Kailash (also Mount Kailasa; Kangrinboqê or Gang Rinpoche
(Tibetan: གངས་རིན་པོ་ཆེ; Chinese:
冈仁波齐峰 (simplified); Chinese: 岡仁波齊峰 (traditional)),
is a peak in the
Kailash Range (Gangdisê Mountains), which forms part
Transhimalaya in the
Tibet Autonomous Region
Tibet Autonomous Region of China.
The mountain is located near
Lake Manasarovar and Lake Rakshastal,
close to the source of some of the longest Asian rivers: the Indus,
Sutlej, Brahmaputra, and Karnali also known as
Ghaghara (a tributary
of the Ganges) in India. Mount
Kailash is considered to be sacred in
four religions: Hinduism, Buddhism,
Bön and Jainism.
2 Religious significance
2.1 In Hinduism
2.2 In Jainism
2.3 In Buddhism
2.4 In Bön
6 See also
8 Further reading
9 External links
The mountain is known as “Kailāsa” (कैलास) in
Sanskrit. The name also could have been derived from the word
“kelāsa” (केलास), which means "crystal".
In his Tibetan-English dictionary, Chandra (1902: p. 32)
identifies the entry for 'kai la sha' (Wylie: kai la sha) which is a
loan word from
Sanskrit 'kailāsa' (Devanagari: कैलास).
The Tibetan name for the mountain is Gangs Rin-po-che (Tibetan:
གངས་རིན་པོ་ཆེ་; Chinese: 冈仁波齐峰).
Gangs or Kang is the Tibetan word for snow peak analogous to alp or
hima; rinpoche is an honorific meaning "precious one" so the combined
term can be translated "precious jewel of snows".
"Tibetan Buddhists call it Kangri Rinpoche; 'Precious Snow Mountain'.
Bon texts have many names: Water's Flower, Mountain of Sea Water, Nine
Swastika Mountain. For Hindus, it is the home of the mountain
Shiva and a symbol of his power-symbol “Om”; for
Jains it is
where their first
Rishabhanatha was enlightened; for
Buddhists, the navel of the universe; and for adherents of Bon, the
abode of the sky goddess Sipaimen."
Another local name for the mountain is Tisé mountain, which derives
from ti tse in the Zhang-Zhung language, meaning "water peak" or
"river peak", connoting the mountain's status as the source of the
mythical Lion, Horse, Peacock and Elephant Rivers, and in fact the
Indus, Yarlung Tsangpo/Dihang/Brahmaputra, Karnali and
begin in the Kailash-Lake Manasarovara region.
Part of a series on
Shiva - Shakti
Scriptures and texts
Agamas and Tantras
Non - Saiddhantika
Veerashaiva - Lingayatism
Nusantara Agama Siwa
An illustration of the Hindu significance of Mount Kailash, depicting
the holy family of Shiva, consisting of Shiva, Parvati,
According to Hinduism, Shiva, resides at the summit of a legendary
mountain named Kailāsa, where he sits in a state of perpetual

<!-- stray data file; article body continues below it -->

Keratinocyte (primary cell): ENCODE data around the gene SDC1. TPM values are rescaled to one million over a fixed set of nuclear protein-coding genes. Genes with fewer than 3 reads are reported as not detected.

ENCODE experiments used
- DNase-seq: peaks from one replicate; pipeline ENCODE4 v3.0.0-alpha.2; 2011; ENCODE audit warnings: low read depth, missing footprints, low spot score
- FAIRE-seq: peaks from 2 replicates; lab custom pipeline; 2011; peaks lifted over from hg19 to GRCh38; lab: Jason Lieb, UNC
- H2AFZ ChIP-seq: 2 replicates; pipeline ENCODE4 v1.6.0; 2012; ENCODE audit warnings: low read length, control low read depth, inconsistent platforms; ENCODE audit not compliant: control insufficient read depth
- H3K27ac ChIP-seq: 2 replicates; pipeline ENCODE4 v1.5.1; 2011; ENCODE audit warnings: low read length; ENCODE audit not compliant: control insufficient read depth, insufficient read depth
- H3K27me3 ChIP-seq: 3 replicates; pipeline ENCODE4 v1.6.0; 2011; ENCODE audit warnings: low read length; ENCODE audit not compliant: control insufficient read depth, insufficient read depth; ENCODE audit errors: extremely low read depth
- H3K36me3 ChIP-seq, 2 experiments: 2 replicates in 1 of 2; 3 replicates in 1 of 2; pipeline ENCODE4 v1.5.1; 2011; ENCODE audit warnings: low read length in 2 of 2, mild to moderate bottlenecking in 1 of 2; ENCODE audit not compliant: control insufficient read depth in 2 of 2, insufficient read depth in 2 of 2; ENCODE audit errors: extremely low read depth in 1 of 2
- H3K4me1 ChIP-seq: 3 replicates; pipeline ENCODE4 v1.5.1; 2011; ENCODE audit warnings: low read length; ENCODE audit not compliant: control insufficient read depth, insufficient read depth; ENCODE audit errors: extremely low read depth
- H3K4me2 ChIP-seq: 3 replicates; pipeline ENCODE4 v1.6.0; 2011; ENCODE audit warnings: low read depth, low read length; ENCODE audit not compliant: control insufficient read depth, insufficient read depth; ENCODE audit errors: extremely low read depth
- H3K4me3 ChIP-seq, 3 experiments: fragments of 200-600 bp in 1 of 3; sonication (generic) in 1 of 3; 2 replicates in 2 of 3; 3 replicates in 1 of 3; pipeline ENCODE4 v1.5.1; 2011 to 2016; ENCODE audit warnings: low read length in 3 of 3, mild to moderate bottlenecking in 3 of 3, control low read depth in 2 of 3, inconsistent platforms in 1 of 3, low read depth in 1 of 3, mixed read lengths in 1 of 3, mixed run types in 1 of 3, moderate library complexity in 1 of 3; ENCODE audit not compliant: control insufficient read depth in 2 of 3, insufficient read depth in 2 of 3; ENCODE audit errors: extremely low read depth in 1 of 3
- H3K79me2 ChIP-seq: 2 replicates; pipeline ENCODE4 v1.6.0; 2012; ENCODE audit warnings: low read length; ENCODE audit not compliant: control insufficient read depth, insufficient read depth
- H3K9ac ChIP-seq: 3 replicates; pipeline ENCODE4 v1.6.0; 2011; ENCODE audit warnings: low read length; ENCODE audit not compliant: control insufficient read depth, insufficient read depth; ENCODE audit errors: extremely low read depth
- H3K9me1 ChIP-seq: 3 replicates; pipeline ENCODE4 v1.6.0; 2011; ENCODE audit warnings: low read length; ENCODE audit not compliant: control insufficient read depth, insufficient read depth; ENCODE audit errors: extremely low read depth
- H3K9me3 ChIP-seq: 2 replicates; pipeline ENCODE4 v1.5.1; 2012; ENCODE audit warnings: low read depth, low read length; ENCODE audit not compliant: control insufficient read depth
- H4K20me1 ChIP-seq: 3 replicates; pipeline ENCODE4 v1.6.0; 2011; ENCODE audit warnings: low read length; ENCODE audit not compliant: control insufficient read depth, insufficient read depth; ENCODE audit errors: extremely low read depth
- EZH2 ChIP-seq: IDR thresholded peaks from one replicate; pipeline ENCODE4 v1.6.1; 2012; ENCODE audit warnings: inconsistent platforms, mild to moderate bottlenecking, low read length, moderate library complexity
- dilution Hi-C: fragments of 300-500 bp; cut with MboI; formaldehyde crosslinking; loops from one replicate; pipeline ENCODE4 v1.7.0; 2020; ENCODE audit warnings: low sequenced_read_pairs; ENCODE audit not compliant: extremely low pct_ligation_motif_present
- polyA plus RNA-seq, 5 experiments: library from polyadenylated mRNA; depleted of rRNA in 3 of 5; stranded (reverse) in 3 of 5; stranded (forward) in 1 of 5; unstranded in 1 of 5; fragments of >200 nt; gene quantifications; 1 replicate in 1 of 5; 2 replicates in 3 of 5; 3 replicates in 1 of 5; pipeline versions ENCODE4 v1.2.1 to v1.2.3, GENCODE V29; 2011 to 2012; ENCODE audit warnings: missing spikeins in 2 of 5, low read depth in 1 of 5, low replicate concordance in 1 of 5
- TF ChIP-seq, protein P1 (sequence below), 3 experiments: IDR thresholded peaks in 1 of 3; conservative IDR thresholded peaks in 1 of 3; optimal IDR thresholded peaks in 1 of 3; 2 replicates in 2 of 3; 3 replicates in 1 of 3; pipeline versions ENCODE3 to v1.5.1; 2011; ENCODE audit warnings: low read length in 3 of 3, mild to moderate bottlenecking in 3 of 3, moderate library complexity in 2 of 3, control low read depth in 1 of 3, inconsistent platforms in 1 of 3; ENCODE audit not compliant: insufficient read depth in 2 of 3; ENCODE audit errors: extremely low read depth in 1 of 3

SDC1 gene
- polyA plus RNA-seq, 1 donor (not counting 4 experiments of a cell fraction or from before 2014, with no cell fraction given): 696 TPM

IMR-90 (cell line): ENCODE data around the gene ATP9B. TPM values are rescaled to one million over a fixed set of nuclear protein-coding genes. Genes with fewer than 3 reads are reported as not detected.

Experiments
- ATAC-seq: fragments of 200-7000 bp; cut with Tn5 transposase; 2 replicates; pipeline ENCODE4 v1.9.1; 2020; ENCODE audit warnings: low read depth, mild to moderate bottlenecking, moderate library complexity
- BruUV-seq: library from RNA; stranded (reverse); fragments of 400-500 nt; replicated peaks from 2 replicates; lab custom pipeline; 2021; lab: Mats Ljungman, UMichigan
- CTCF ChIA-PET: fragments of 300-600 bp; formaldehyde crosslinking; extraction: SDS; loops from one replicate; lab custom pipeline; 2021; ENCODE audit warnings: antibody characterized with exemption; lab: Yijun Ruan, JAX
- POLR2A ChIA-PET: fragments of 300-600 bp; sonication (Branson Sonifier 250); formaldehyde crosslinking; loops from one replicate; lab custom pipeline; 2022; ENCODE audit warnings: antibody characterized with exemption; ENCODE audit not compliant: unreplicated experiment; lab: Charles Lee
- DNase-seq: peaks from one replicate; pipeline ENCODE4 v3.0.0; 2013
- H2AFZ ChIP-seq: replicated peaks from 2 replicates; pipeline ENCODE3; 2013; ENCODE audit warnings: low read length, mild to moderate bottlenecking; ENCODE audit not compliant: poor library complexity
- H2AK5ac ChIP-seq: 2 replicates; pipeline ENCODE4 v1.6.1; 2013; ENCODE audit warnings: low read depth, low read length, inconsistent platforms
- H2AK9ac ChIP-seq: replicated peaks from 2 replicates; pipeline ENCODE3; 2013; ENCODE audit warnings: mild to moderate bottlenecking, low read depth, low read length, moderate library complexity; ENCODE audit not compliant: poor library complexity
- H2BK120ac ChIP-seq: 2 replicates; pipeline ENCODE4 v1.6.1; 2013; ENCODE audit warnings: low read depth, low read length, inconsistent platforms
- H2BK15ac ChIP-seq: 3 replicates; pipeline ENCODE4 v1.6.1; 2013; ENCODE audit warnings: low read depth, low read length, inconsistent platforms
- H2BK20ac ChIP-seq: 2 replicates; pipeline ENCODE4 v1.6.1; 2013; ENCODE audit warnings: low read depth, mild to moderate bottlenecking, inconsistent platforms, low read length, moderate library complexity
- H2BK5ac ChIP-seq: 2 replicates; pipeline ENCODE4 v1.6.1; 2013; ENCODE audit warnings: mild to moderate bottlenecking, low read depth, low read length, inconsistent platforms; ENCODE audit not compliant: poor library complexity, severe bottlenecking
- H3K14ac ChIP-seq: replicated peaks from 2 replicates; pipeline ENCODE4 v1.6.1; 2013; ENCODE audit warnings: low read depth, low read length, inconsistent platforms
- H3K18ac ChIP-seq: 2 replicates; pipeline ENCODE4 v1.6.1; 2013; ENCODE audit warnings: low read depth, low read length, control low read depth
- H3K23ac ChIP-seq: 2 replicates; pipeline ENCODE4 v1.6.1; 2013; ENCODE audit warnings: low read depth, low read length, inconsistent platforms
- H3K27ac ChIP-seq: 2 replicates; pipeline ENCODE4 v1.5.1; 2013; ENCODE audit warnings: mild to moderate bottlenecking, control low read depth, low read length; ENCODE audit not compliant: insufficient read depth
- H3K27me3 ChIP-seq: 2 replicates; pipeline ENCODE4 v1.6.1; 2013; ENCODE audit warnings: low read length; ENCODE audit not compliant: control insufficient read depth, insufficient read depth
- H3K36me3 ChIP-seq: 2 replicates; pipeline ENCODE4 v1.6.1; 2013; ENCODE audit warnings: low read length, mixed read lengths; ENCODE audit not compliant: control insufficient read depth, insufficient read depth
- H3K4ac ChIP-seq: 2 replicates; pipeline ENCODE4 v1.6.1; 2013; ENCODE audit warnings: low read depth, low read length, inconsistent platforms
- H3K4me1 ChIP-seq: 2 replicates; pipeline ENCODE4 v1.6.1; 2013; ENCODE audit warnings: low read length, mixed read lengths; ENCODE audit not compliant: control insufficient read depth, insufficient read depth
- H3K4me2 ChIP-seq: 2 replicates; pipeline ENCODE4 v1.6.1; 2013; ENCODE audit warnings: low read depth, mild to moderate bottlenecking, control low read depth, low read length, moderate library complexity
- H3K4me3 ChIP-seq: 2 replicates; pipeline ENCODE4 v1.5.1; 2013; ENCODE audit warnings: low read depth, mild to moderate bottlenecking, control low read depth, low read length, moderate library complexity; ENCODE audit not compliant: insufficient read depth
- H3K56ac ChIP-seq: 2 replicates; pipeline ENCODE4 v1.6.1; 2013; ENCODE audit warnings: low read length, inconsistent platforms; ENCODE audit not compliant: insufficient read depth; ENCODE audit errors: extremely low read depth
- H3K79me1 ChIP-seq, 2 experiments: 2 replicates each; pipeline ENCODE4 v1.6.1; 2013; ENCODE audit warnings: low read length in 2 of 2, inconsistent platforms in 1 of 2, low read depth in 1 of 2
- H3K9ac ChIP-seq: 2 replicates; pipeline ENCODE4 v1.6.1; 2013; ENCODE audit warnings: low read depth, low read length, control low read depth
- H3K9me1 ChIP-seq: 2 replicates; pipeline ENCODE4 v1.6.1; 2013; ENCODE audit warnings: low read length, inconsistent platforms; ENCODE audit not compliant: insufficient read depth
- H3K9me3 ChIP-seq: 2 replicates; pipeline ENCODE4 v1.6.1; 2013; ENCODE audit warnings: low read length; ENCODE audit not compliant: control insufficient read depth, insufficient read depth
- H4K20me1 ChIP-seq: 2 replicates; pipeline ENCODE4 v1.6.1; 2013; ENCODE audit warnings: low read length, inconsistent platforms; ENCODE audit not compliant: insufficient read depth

meditation along with his wife Pārvatī. He is at once the Lord of
Yoga and therefore the ultimate renunciate ascetic, yet he is also the
divine master of Yoga, Tantra.
According to Charles Allen, one description in the
Vishnu Purana of
the mountain states that its four faces are made of crystal, ruby,
gold, and lapis lazuli. It is a pillar of the world and is located
at the heart of six mountain ranges symbolizing a lotus.
Kailash is also known as Mount Meru. According to Jain
scriptures, Ashtapada, the mountain next to Mt. Kailash, is the site
where the first Jain Tirthankara, Rishabhanatha, attained moksha
Tibetan and Nepalese
Thangka depicting Mount Kailash
Kailash (Kailasa) is known as
Mount Meru in Buddhist texts. It
is central to its cosmology, and a major pilgrimage site for some
Vajrayana Buddhists believe that Mount
Kailash is the home of the
buddha Cakrasaṃvara (also known as Demchok), who represents
There are numerous sites in the region associated with Padmasambhava,
whose tantric practices in holy sites around Tibet are credited with
Buddhism as the main religion of the country in
the 7th–8th century AD.
It is said that
Milarepa (c. 1052 – c. 1135), champion of Vajrayana,
arrived in Tibet to challenge Naro Bön-chung, champion of the Bön
religion of Tibet. The two magicians engaged in a terrifying
sorcerers' battle, but neither was able to gain a decisive advantage.
Finally, it was agreed that whoever could reach the summit of Kailash
most rapidly would be the victor. While Naro Bön-chung sat on a magic
drum and soared up the slope, Milarepa's followers were dumbfounded to
see him sitting still and meditating. Yet when Naro Bön-chung was
nearly at the top,
Milarepa suddenly moved into action and overtook
him by riding on sunlight, thus winning the contest. He did, however,
fling a handful of snow on to the top of a nearby mountain, since
known as Bönri, bequeathing it to the Bönpo and thereby ensuring
continued Bönpo connections with the region.
Bön, a religion native to Tibet, maintain that the entire mystical
region and Kailash, which they call the "nine-story Swastika
Mountain", is the axis mundi, Tagzig Olmo Lung Ring.